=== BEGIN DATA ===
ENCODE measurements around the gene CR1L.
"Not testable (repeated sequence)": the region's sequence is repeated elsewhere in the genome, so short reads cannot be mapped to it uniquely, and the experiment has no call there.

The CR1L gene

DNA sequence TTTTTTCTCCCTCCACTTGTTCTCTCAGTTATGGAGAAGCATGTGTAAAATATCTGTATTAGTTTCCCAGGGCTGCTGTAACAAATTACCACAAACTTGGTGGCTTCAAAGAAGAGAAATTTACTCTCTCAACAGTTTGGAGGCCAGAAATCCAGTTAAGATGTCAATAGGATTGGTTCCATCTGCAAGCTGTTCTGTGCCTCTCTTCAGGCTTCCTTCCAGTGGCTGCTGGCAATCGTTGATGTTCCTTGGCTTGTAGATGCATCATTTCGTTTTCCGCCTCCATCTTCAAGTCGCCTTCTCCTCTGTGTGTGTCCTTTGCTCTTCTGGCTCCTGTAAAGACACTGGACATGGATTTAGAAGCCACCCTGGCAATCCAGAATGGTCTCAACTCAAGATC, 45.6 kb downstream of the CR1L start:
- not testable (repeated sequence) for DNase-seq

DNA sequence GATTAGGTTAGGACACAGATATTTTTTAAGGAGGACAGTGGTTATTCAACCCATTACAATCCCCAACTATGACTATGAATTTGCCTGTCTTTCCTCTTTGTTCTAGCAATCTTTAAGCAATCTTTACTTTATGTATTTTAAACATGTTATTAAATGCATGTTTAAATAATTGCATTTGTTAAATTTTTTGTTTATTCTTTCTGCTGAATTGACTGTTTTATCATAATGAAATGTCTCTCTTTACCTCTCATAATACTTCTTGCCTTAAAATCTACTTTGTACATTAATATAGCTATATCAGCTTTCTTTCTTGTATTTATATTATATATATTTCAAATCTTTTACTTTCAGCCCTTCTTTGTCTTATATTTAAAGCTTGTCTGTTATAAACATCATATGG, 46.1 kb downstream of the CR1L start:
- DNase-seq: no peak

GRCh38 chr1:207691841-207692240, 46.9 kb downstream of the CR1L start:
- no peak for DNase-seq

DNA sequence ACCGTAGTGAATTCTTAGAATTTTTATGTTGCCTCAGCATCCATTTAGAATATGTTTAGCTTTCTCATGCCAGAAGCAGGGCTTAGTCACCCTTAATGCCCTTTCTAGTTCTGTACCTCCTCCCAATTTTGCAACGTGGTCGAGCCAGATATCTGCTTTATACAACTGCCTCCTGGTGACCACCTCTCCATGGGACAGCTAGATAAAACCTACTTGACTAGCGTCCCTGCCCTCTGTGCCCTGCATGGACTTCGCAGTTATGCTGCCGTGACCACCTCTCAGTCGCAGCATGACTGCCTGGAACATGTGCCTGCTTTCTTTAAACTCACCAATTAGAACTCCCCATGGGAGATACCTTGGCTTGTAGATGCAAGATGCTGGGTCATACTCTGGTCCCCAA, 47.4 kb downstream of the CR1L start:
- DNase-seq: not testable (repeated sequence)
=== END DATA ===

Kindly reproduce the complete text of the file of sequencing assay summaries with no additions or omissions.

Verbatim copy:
ENCODE measurements around the gene CR1L.
"Not testable (repeated sequence)": the region's sequence is repeated elsewhere in the genome, so short reads cannot be mapped to it uniquely, and the experiment has no call there.

The CR1L gene

DNA sequence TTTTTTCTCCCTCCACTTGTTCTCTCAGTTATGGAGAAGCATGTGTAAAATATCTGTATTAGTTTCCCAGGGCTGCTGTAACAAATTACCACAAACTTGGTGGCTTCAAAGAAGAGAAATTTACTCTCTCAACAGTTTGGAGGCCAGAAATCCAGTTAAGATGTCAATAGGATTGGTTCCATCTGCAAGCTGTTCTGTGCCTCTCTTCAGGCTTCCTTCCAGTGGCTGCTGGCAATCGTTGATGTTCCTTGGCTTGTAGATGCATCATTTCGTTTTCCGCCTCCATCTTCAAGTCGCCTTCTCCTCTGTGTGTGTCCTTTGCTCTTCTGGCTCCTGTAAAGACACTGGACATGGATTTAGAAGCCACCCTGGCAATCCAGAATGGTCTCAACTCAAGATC, 45.6 kb downstream of the CR1L start:
- not testable (repeated sequence) for DNase-seq

DNA sequence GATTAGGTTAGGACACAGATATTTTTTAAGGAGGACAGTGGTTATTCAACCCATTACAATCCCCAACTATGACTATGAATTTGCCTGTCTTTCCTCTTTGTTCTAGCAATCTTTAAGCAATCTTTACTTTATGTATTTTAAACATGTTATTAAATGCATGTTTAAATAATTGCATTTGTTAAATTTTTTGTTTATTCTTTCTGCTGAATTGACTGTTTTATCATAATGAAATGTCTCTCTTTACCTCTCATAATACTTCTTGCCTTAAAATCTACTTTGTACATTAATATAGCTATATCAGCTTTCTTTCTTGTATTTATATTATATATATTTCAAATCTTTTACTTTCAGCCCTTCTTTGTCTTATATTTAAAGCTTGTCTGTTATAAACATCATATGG, 46.1 kb downstream of the CR1L start:
- DNase-seq: no peak

GRCh38 chr1:207691841-207692240, 46.9 kb downstream of the CR1L start:
- no peak for DNase-seq

DNA sequence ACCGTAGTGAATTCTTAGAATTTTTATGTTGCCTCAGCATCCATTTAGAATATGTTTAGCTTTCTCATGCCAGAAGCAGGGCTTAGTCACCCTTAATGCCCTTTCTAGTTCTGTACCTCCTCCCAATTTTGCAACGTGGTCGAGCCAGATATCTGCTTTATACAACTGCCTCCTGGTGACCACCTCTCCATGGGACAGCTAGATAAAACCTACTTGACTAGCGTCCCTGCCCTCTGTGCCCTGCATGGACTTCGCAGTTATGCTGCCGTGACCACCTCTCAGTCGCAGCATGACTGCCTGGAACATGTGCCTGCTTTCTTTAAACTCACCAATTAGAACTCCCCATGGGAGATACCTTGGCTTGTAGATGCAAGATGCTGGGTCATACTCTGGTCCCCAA, 47.4 kb downstream of the CR1L start:
- DNase-seq: not testable (repeated sequence)